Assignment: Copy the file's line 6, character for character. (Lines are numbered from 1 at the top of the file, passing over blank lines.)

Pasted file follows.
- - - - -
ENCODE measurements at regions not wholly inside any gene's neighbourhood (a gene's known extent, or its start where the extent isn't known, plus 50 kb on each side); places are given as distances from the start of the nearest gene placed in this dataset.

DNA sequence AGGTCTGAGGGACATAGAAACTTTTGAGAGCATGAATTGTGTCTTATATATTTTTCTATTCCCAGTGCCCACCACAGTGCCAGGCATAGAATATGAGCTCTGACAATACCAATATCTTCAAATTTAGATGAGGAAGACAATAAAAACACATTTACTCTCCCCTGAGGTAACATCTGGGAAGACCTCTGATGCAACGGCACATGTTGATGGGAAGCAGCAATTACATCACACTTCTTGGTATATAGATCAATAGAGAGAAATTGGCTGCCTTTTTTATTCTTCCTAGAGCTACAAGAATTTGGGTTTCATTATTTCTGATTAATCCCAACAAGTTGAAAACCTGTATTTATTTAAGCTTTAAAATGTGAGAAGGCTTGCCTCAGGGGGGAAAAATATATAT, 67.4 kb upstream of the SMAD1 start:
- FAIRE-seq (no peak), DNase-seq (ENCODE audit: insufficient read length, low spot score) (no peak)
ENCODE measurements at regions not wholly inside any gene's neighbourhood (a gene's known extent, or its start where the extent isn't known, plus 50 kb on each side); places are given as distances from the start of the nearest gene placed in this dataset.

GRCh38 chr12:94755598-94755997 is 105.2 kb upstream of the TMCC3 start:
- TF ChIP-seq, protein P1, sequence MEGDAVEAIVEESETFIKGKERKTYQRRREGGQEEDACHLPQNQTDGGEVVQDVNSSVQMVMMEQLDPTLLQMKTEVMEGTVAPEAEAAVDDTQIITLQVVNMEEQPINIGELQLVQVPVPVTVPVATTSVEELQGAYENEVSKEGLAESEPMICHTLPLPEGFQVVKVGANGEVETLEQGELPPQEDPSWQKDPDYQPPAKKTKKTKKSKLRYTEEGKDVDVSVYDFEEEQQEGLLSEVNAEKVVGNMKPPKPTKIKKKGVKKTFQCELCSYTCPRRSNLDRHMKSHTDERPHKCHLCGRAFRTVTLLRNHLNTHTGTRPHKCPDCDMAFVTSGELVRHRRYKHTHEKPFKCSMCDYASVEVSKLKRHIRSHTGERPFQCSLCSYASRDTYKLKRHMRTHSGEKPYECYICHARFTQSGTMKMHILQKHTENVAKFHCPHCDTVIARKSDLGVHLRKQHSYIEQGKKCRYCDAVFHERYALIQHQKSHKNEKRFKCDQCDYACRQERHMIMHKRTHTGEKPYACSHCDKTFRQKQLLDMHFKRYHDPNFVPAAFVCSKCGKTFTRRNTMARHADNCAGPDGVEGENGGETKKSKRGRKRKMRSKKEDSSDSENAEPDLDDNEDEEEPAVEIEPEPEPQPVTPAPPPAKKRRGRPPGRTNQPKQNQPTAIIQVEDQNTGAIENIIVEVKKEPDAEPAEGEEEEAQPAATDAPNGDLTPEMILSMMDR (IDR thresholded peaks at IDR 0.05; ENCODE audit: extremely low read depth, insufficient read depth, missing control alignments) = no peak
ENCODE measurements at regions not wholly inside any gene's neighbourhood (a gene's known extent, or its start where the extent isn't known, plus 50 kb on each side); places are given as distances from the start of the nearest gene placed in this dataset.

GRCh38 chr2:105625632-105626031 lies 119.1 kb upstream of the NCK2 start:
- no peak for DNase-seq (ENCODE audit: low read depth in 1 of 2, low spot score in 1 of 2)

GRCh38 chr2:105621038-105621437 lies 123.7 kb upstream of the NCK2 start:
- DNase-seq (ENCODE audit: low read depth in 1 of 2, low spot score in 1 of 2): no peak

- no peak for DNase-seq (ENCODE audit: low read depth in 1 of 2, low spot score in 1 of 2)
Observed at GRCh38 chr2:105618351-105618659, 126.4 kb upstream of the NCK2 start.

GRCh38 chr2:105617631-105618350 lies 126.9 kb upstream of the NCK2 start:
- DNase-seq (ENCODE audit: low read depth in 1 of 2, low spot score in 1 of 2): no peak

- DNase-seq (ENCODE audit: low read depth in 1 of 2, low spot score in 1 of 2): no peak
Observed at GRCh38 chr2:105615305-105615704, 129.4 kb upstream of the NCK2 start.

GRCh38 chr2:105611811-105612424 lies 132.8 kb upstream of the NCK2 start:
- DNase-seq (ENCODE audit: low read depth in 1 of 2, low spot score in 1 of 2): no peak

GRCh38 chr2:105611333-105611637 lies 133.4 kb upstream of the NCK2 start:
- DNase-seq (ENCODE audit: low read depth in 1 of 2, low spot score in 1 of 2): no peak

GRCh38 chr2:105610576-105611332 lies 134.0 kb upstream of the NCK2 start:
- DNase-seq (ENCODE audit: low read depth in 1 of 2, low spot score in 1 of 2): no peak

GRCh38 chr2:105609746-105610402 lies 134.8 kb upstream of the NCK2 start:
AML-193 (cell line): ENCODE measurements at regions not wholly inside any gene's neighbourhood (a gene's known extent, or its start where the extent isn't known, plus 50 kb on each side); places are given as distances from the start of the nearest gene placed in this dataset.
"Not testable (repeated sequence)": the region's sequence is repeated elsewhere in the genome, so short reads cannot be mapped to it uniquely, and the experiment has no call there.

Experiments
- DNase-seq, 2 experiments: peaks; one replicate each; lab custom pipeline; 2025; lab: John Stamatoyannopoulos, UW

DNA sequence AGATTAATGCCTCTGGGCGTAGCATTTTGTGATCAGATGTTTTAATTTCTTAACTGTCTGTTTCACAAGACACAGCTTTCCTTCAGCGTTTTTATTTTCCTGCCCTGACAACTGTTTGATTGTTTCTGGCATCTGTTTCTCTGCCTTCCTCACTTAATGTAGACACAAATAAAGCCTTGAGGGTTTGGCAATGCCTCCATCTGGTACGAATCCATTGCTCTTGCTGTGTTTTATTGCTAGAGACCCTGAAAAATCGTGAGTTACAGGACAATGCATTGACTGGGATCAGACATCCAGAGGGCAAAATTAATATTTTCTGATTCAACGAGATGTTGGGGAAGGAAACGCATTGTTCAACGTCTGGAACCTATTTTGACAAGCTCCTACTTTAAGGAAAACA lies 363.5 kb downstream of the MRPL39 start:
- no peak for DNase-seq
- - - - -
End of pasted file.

- TF ChIP-seq, protein P1, sequence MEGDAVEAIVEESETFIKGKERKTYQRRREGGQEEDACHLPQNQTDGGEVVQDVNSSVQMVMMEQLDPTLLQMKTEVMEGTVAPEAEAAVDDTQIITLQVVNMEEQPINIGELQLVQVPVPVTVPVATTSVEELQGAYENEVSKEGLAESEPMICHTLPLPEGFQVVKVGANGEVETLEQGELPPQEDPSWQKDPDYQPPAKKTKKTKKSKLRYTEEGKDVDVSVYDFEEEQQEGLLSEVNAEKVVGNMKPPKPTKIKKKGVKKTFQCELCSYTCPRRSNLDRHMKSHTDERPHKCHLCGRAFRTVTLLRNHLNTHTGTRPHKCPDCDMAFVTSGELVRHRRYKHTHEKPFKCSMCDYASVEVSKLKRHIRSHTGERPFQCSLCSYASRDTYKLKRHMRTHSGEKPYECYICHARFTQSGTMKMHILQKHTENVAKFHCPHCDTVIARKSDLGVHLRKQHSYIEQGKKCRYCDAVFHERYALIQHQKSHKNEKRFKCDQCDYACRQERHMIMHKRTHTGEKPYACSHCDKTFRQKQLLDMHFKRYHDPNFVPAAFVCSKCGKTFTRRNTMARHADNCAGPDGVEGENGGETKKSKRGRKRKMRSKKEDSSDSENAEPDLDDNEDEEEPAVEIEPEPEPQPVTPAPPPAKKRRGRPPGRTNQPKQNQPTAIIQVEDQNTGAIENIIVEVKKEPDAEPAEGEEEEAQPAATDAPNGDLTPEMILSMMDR (IDR thresholded peaks at IDR 0.05; ENCODE audit: extremely low read depth, insufficient read depth, missing control alignments) = no peak